National Geographic : 1994 Jan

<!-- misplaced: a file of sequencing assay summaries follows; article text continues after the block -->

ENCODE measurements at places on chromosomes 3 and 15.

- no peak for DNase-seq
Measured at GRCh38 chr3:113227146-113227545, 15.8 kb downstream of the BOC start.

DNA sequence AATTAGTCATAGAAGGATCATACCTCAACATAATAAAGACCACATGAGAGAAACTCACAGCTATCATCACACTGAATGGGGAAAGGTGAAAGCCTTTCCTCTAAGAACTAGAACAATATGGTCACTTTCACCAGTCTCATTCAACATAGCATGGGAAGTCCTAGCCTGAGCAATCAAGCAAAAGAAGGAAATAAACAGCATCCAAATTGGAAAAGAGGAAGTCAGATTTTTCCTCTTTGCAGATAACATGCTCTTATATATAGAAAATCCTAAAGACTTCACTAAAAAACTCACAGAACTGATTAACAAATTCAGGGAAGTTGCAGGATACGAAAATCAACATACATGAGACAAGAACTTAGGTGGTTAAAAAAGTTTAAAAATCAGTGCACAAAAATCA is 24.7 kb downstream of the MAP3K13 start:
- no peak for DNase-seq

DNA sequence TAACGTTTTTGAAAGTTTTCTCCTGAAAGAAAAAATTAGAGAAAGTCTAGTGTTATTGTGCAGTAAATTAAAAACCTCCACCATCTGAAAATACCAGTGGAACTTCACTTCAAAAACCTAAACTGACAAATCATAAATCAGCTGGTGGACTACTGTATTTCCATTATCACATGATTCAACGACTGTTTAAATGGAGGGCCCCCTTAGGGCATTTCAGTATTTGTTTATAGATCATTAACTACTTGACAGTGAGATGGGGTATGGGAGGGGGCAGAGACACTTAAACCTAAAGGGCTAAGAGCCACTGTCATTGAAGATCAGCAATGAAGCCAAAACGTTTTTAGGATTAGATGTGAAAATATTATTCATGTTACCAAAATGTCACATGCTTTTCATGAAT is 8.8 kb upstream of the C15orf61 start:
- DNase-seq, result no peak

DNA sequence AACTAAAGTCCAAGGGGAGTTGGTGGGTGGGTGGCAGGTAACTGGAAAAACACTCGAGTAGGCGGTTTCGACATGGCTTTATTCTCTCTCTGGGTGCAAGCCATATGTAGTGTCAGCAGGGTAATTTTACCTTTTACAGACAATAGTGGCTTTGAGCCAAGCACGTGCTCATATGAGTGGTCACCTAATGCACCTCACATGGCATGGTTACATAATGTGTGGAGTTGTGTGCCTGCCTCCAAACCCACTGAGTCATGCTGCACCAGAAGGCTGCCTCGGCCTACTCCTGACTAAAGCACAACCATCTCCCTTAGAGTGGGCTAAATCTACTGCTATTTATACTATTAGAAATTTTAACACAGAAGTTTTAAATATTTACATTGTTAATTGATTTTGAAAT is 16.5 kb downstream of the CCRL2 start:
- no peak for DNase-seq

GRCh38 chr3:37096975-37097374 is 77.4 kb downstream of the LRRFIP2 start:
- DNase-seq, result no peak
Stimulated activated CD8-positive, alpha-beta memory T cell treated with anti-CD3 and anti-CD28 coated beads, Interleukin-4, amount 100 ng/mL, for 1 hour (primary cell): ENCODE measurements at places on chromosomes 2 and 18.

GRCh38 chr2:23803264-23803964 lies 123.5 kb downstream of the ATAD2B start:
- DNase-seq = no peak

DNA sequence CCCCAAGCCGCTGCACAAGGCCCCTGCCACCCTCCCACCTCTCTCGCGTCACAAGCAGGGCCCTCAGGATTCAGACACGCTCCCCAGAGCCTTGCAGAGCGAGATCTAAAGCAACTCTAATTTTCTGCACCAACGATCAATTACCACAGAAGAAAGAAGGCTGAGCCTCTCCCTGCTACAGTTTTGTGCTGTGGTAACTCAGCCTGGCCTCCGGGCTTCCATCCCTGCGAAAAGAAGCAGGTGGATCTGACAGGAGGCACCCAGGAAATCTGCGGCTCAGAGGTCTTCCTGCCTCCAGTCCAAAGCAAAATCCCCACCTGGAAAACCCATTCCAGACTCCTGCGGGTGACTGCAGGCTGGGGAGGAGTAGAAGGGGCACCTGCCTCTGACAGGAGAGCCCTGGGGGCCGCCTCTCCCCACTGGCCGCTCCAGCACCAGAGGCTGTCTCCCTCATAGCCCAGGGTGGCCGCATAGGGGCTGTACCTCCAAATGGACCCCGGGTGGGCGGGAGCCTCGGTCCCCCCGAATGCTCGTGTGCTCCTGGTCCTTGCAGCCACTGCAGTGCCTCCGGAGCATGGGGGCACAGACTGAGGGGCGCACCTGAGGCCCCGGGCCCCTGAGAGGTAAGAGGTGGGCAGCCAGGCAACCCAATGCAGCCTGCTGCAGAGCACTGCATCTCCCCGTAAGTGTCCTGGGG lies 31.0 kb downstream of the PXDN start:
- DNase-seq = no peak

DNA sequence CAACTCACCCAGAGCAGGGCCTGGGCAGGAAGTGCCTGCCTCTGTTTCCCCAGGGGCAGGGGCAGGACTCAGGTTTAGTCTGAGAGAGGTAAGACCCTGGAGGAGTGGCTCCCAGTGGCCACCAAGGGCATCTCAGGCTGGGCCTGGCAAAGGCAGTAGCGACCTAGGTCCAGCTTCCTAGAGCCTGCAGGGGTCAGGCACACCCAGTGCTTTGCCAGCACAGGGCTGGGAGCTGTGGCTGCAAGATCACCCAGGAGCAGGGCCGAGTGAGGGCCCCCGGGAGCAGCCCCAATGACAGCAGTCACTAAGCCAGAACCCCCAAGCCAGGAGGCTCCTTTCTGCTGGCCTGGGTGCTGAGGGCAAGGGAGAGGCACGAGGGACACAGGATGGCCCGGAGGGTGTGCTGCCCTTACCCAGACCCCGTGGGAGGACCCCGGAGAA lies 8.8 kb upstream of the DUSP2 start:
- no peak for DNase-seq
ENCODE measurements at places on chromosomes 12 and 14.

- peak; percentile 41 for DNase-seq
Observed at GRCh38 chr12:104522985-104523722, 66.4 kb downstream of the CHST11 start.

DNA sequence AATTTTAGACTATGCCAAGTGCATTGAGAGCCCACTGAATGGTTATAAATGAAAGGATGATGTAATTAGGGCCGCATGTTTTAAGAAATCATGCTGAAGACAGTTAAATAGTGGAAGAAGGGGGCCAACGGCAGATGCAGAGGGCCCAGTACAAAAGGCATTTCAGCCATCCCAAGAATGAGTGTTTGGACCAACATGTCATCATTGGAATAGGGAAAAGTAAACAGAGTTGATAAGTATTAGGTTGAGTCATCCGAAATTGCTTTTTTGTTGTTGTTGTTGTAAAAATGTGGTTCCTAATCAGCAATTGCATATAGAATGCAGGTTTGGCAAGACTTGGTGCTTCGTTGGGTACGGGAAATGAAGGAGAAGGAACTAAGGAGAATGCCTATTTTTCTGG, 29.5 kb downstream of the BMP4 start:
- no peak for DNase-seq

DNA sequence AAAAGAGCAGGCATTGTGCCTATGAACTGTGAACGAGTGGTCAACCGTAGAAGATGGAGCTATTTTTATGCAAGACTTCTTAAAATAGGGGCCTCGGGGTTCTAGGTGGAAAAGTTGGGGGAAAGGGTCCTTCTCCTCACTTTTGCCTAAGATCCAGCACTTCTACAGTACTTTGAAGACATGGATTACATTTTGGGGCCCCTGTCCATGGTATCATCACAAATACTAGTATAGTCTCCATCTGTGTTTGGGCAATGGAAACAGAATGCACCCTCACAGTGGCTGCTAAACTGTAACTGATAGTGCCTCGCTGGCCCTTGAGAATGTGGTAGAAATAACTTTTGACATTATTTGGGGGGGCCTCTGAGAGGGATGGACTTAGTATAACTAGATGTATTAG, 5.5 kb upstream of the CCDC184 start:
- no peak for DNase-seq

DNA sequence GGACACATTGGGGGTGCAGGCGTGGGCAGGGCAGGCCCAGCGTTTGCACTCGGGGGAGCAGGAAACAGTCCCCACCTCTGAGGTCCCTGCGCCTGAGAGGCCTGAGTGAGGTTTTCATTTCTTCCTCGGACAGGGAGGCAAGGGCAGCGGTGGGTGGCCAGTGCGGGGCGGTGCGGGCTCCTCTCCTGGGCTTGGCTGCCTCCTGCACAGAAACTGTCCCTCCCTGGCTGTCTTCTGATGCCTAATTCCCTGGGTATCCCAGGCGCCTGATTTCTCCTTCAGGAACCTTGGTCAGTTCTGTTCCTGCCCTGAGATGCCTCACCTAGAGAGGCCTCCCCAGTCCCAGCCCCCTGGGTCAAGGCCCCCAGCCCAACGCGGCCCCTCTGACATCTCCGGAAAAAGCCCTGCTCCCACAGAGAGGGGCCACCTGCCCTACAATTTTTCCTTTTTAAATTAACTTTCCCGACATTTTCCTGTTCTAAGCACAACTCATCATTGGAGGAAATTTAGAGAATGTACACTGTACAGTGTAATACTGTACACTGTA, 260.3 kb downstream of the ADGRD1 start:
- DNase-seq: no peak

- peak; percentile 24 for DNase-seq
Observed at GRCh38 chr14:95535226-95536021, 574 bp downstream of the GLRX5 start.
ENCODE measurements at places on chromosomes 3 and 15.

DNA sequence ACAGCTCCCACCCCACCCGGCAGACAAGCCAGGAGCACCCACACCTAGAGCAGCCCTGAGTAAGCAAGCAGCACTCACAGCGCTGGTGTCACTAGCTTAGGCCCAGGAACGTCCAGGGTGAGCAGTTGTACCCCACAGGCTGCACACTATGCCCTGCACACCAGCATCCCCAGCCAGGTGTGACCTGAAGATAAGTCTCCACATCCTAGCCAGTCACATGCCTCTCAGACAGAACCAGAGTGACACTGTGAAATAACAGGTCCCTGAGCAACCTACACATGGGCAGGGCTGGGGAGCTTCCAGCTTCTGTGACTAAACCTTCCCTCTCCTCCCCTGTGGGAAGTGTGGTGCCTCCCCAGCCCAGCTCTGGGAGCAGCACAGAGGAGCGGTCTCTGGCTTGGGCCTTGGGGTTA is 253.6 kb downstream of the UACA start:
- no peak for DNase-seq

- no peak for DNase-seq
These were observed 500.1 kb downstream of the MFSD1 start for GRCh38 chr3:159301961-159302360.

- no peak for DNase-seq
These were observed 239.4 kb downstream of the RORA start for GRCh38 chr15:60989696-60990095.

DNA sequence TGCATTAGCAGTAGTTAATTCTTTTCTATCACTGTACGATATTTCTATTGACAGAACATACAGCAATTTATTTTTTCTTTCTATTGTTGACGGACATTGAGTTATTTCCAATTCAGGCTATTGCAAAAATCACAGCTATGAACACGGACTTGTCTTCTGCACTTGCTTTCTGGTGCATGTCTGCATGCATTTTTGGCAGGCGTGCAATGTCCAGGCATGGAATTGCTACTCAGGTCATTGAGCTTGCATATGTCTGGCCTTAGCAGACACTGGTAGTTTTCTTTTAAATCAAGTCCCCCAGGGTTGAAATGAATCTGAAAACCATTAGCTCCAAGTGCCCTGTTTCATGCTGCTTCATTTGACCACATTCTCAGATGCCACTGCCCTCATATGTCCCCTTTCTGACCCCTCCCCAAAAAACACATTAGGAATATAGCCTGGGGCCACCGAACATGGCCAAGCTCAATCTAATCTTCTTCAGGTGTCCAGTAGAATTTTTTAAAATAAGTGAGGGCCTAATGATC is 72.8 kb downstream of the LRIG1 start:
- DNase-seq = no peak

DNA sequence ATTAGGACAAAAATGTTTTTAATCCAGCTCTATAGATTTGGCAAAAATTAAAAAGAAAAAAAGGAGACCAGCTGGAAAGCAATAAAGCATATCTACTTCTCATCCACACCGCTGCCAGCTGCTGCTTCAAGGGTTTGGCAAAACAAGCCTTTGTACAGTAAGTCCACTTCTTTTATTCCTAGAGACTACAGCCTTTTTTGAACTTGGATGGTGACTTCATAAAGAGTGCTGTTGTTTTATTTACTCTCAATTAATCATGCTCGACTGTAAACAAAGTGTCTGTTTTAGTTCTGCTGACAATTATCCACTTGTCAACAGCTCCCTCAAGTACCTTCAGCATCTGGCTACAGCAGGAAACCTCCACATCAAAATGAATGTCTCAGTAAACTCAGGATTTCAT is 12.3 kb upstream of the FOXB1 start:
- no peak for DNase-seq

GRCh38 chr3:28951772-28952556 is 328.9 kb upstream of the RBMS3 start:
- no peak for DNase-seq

On Television Wild About Bears: Giant Carnivores of Kodiak First comes a spring salad of grasses, roots, and tender cow parsnips. Then an appetizer, some deliciously rotten whale or seal carcasses. As spring ripens to summer, time to go fishing (above) for the main course: stream-fresh, roe-packed salmon. With berries for dessert in the late summer and fall, Kodiak brown bears, subject of a new National Geographic Special, prosper and grow large on their verdant island off the southern coast of Alaska. "Island of the Giant Bears" visits the storm-swept, fog-draped Kodiak National Wildlife Refuge, which supports the densest concentration of brown bears in the world-one animal per 1.5 square miles. Some 2,700 bears roam the hundred-mile long island, accounting for nearly 10 percent of Alaska's brown bear population. Kodiak brown bears dwarf even their feared cousin, the grizzly. A male Kodiak can rear up ten feet and, at 1,500 pounds, roll along at the government. "That way," says the 26-year-old doctoral student at Harvard, "we preserve the refuge for the bears and with them our cul tural heritage." "Island ofthe Giant Bears," Special on PBS, January12, 8p.m . ET; available as a home video in March. Spinning a Tale of Versatile Weavers ilk is the lifeline of spiders. The softest strands swaddle spiderlings in their egg sac, protected on the outside by the toughest. Mating signals are tapped out over lines of silk. And silk often speeds as high as 35 miles an hour. ensnares the day's meals. In 1971 the Alaska Native Claims Masters of adaptation, spiders Settlement Act gave large portions have evolved diverse uses for their of prime bear habitat to the Alutiiq silken thread-as tool, weapon, people, who have hunted and fished bridge, trap. "Webs of Intrigue" on the island for 7,000 years. They travels down the spiders' Silk Road, now face a dilemma: To be econom- coming face-to-face with, for exam ically self-sufficient, they may have ple, the giant Nephila spider, ten to develop their land, but that inches across, whose enormous web would destroy the bears. can entangle small birds. Kodiak native Sven Haakanson, "Webs of Intrigue" is a January Jr. (above), like many other island- selection of the National Geographic ers, hopes to sell the land back to Video Club. NATIONALGEOGRAPHICEXPLORERAIRS ON TBS SUPERSTATION,SUNDAYS AT9 P.M. ET . NATIONALGEOGRAPHICSPECIALSAIR ON PBS; CHECKLOCALLISTINGS. FOR INFORMATIONON NATIONALGEOGRAPHICVIDEOS, CALL1-800 -343-6610, MONDAYTHROUGHFRIDAY,8 A.M. TO 5 P.M . ET, IN THE U. S. ANDCANADAONLY.